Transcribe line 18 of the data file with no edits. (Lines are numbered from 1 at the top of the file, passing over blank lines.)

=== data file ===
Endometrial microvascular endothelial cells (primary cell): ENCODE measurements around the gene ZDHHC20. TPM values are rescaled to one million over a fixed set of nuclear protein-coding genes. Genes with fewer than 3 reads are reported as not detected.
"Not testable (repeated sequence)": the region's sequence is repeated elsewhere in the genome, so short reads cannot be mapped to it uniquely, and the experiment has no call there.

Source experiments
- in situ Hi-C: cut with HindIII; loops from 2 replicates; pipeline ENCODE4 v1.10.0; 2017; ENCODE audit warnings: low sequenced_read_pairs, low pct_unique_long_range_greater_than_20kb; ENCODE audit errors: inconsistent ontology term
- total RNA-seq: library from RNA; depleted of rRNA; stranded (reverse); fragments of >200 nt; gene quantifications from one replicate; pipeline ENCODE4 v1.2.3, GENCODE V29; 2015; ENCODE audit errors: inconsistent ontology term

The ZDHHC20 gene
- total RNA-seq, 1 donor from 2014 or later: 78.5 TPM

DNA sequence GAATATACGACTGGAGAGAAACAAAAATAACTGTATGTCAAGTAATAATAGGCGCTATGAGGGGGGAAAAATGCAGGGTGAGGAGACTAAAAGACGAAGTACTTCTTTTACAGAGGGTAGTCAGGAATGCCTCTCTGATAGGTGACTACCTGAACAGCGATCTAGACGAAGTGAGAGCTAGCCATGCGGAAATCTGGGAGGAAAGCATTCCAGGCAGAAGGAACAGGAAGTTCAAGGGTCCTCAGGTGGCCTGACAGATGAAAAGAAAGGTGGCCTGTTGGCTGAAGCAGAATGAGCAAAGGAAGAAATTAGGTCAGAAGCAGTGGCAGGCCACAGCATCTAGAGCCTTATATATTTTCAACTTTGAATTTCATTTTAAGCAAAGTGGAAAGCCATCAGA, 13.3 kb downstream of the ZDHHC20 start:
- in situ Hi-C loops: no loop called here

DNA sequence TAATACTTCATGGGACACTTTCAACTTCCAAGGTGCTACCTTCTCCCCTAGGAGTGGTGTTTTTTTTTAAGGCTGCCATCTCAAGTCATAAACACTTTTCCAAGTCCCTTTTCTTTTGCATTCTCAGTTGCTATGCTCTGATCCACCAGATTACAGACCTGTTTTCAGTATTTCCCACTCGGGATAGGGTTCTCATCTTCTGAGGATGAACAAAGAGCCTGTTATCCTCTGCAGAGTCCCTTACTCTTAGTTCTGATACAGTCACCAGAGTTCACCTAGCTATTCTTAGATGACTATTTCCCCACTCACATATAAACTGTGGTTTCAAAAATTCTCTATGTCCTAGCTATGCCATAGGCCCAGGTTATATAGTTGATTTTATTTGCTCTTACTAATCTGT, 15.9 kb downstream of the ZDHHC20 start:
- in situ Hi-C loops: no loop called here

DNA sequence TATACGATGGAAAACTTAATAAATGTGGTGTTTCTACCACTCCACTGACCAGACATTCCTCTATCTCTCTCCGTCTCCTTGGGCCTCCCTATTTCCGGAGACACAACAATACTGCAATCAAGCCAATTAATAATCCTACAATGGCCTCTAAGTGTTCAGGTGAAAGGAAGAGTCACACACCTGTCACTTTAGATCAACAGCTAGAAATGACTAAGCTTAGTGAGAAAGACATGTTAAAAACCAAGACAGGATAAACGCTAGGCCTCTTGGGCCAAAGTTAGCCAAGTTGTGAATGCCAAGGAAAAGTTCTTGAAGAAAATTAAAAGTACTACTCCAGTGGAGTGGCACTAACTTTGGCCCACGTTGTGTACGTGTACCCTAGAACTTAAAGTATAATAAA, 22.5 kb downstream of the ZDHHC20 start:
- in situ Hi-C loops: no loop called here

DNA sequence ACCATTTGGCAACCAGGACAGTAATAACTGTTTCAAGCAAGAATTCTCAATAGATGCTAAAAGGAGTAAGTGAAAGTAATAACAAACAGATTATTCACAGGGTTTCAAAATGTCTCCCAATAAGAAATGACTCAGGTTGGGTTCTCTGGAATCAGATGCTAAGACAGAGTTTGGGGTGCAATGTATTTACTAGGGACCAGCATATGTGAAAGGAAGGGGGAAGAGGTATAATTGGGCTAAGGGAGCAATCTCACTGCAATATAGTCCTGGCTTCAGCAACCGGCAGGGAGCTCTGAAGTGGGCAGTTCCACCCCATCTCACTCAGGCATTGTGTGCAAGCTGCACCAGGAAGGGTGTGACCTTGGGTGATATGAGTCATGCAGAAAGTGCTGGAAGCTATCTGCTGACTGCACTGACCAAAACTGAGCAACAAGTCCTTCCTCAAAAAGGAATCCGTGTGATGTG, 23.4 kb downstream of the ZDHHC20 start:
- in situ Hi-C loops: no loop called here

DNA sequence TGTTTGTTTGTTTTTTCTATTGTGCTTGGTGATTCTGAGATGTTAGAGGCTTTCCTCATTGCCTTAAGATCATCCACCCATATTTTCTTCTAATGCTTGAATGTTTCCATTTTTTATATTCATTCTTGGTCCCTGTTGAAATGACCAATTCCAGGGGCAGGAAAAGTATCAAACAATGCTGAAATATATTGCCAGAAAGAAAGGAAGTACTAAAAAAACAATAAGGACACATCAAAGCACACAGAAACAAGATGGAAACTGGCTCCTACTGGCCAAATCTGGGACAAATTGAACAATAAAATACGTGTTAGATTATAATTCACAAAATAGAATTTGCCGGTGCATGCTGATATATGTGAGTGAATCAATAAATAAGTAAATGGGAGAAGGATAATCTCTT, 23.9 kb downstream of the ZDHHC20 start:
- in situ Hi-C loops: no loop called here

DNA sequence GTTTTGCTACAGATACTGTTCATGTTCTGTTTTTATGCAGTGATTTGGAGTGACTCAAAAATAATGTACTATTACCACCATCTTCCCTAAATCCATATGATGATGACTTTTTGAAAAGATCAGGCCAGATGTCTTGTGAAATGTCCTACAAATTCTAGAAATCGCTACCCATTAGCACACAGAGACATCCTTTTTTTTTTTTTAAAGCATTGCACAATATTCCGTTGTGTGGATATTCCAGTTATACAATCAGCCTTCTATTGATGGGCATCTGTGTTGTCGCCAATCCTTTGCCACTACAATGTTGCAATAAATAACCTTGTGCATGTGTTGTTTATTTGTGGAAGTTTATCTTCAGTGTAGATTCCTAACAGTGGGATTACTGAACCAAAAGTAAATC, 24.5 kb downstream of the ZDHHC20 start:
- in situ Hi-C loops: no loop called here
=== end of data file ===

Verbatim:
DNA sequence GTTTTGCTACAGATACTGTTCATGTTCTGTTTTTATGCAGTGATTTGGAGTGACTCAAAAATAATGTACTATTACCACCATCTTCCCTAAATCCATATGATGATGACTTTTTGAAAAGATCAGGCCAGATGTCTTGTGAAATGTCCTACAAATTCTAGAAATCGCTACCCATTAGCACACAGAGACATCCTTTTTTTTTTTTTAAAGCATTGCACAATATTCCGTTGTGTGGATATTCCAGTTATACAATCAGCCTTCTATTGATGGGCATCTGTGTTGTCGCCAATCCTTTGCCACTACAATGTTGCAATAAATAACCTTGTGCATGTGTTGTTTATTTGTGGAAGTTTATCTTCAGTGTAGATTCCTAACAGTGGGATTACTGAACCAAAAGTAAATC, 24.5 kb downstream of the ZDHHC20 start: